Numerous medical breakthroughs have been  a direct result of experimentation on this vulnerable population. Dr. James Marion Sims, often referred to as the “Father of Gynecology”, is accredited for discovering the first successful surgical technique to treat vesico-vaginal fistulas. Although admittedly a great medical achievement which has improved the quality of life for many birthing individuals, it is becoming more widely accepted that he leveraged his position of power to experiment on enslaved Black women without consent or use of anesthesia (Ojanuga, 1993). Likewise, Dr. François Marie Prevos pioneered modern techniques for the cesarean section by experimenting primarily on slaves (Owens & Fett, 2019). These historical roots of racism in medical innovation and discovery have direct consequences that shape and perpetuate modern day disparities in healthcare outcomes, particularly among Black women.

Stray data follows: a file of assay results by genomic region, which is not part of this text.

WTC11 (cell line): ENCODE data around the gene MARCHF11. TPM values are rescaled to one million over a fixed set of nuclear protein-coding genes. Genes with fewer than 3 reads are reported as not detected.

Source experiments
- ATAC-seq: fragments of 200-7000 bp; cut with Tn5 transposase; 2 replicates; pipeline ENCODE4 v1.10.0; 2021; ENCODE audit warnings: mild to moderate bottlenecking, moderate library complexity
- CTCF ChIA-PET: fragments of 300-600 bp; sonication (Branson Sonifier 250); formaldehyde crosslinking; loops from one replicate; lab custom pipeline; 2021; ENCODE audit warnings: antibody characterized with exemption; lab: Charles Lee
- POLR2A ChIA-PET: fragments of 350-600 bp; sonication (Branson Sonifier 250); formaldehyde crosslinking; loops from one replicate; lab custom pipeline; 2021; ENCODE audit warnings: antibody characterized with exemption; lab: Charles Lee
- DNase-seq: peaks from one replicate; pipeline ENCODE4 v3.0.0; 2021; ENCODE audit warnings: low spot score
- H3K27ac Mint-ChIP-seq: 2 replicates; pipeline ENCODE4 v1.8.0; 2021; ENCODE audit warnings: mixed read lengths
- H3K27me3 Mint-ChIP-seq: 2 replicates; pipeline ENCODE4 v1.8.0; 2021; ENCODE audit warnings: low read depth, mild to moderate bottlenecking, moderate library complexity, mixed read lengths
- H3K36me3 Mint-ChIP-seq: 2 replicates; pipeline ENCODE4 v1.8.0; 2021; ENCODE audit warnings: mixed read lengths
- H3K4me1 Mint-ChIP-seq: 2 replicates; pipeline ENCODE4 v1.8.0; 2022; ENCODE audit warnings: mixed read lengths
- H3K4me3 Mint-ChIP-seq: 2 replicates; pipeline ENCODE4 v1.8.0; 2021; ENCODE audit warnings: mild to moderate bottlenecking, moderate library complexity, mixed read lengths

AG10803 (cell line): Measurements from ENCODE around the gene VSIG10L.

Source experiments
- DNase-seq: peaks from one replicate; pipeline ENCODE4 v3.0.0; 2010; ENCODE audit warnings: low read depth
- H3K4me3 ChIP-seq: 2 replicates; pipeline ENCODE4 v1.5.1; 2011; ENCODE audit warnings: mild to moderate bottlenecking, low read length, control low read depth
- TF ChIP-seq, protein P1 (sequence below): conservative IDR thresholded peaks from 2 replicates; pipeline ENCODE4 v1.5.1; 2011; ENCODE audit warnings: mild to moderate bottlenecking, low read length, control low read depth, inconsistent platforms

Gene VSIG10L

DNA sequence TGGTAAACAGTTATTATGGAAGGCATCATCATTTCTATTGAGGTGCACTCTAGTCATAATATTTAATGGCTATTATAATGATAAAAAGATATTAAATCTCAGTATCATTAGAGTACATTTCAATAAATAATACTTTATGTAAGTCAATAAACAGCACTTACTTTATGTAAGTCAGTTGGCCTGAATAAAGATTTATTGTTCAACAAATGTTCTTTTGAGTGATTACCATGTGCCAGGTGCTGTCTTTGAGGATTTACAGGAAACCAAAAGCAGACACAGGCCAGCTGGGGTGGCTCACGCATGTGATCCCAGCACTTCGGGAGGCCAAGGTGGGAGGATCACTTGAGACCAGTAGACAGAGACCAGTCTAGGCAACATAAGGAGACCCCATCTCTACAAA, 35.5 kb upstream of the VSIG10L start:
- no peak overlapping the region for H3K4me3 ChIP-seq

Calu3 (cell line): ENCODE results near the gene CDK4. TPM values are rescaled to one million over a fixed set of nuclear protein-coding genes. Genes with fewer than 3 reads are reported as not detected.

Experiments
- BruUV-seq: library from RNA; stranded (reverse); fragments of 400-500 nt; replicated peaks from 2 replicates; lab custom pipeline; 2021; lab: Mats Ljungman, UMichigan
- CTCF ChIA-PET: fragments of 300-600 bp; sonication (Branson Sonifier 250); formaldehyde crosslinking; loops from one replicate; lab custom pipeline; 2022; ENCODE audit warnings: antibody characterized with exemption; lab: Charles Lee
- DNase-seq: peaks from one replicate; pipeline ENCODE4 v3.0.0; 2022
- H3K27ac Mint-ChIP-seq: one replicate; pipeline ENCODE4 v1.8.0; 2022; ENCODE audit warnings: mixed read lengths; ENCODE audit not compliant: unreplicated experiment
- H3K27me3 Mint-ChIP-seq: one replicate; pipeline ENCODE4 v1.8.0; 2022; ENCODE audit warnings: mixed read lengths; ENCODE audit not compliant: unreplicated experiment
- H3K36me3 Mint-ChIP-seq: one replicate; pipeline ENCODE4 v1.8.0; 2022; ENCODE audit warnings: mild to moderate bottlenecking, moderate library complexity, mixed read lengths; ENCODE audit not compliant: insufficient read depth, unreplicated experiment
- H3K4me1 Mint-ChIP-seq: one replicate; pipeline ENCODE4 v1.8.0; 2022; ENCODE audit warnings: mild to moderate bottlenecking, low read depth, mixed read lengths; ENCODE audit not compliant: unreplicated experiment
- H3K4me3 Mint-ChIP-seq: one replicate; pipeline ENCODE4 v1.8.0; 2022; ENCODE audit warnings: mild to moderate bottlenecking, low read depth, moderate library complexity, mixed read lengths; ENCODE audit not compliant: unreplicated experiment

Many present-day Americans associate eugenics with the mistreatment of marginalized groups by Nazi Germany during the Holocaust. However, the history of eugenic sterilization of vulnerable populations in the U.S. is much more obscure. Eugenics is the practice of selective breeding with the goal of improving a population’s genetic composition (Merriam-Webbster Dictionary, 2018). In the U.S., white elites used the pseudoscience of eugenics to justify the sterilization of individuals deemed “unfit” for society. State-sponsored sterilization programs during the 1900’s largely targeted low-income women and women of color, and led to the permanent infertility of thousands of Black women across the country (Taylor, 2020). The coercive nature of these procedures disregarded the concept of informed consent – a pillar of modern-day medical practice. Although these unethical sterilization policies are no longer accepted as common practice today, disproportionate rates of permanent sterilization procedures among Black women continue (Shreffler et al., 2015). Erica Cohn’s documentary film Belly of The Beast details the process to unearth a legacy of coercive and illegal state-sponsored sterilization of Black women (among others) in California prisons, a practice still in existence today under the guise of “medical necessity” (Cohn, 2020).